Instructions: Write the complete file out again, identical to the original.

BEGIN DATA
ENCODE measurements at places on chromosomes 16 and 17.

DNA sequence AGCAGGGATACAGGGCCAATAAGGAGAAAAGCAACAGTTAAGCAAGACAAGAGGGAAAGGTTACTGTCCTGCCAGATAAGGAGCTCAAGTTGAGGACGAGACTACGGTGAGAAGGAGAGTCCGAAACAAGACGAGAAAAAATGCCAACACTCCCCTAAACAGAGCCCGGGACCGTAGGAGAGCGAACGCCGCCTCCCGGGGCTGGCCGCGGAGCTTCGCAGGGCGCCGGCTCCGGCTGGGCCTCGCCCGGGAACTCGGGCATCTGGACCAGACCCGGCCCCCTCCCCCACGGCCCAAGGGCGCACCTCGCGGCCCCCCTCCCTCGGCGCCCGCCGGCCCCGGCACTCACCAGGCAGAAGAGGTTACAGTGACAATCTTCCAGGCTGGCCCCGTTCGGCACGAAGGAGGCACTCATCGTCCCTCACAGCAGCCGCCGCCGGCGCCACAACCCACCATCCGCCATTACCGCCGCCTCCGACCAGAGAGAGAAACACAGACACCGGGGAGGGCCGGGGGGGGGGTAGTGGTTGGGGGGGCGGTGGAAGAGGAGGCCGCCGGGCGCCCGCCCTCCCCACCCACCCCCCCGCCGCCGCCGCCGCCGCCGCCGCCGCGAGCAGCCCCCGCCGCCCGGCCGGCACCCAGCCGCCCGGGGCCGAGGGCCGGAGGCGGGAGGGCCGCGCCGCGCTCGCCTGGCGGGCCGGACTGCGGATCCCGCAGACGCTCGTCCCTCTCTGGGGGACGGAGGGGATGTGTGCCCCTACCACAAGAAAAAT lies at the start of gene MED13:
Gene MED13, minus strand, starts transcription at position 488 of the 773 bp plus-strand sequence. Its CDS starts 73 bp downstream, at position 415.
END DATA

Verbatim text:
ENCODE measurements at places on chromosomes 16 and 17.

DNA sequence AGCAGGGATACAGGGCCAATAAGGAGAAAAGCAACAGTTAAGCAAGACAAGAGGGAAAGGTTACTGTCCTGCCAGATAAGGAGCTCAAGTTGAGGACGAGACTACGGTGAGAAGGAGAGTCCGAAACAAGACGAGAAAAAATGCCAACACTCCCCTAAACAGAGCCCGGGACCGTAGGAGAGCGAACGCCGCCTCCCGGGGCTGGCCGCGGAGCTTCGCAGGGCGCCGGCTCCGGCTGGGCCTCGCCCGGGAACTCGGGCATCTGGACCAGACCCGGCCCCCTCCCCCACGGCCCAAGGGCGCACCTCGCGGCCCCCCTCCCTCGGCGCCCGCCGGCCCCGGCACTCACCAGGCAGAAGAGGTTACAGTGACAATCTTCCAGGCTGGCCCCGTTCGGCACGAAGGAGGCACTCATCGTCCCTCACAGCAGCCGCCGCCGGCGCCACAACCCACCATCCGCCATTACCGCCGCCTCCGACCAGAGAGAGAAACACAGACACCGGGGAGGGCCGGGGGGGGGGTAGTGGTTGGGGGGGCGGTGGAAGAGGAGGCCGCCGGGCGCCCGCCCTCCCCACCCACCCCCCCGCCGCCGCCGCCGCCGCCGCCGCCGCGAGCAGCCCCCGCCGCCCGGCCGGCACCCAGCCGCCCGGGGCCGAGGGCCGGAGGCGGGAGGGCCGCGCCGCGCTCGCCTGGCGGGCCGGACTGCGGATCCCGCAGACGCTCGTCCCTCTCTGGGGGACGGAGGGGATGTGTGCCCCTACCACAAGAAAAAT lies at the start of gene MED13:
Gene MED13, minus strand, starts transcription at position 488 of the 773 bp plus-strand sequence. Its CDS starts 73 bp downstream, at position 415.